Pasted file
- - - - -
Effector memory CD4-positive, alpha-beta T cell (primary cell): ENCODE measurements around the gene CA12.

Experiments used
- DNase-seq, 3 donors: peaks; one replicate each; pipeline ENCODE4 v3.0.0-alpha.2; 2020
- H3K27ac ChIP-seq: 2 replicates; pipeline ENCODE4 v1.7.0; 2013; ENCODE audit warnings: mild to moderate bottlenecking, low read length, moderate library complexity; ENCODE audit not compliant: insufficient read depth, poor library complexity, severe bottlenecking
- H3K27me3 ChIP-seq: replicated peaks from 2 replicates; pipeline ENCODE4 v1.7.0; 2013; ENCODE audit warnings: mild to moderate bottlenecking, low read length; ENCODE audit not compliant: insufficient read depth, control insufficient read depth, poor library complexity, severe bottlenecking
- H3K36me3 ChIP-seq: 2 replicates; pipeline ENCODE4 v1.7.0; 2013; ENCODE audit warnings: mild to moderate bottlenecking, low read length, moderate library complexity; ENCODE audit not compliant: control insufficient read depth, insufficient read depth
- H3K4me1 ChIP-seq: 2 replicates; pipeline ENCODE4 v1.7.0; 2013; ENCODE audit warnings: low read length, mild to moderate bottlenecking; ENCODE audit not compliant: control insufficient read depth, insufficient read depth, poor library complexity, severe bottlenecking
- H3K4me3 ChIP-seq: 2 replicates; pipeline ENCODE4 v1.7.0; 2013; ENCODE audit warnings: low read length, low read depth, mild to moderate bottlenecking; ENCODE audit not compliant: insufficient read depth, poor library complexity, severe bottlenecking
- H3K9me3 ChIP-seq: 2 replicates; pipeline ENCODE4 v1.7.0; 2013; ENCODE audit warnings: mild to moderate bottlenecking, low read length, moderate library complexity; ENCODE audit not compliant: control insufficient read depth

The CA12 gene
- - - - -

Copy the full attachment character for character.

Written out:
Effector memory CD4-positive, alpha-beta T cell (primary cell): ENCODE measurements around the gene CA12.

Experiments used
- DNase-seq, 3 donors: peaks; one replicate each; pipeline ENCODE4 v3.0.0-alpha.2; 2020
- H3K27ac ChIP-seq: 2 replicates; pipeline ENCODE4 v1.7.0; 2013; ENCODE audit warnings: mild to moderate bottlenecking, low read length, moderate library complexity; ENCODE audit not compliant: insufficient read depth, poor library complexity, severe bottlenecking
- H3K27me3 ChIP-seq: replicated peaks from 2 replicates; pipeline ENCODE4 v1.7.0; 2013; ENCODE audit warnings: mild to moderate bottlenecking, low read length; ENCODE audit not compliant: insufficient read depth, control insufficient read depth, poor library complexity, severe bottlenecking
- H3K36me3 ChIP-seq: 2 replicates; pipeline ENCODE4 v1.7.0; 2013; ENCODE audit warnings: mild to moderate bottlenecking, low read length, moderate library complexity; ENCODE audit not compliant: control insufficient read depth, insufficient read depth
- H3K4me1 ChIP-seq: 2 replicates; pipeline ENCODE4 v1.7.0; 2013; ENCODE audit warnings: low read length, mild to moderate bottlenecking; ENCODE audit not compliant: control insufficient read depth, insufficient read depth, poor library complexity, severe bottlenecking
- H3K4me3 ChIP-seq: 2 replicates; pipeline ENCODE4 v1.7.0; 2013; ENCODE audit warnings: low read length, low read depth, mild to moderate bottlenecking; ENCODE audit not compliant: insufficient read depth, poor library complexity, severe bottlenecking
- H3K9me3 ChIP-seq: 2 replicates; pipeline ENCODE4 v1.7.0; 2013; ENCODE audit warnings: mild to moderate bottlenecking, low read length, moderate library complexity; ENCODE audit not compliant: control insufficient read depth

The CA12 gene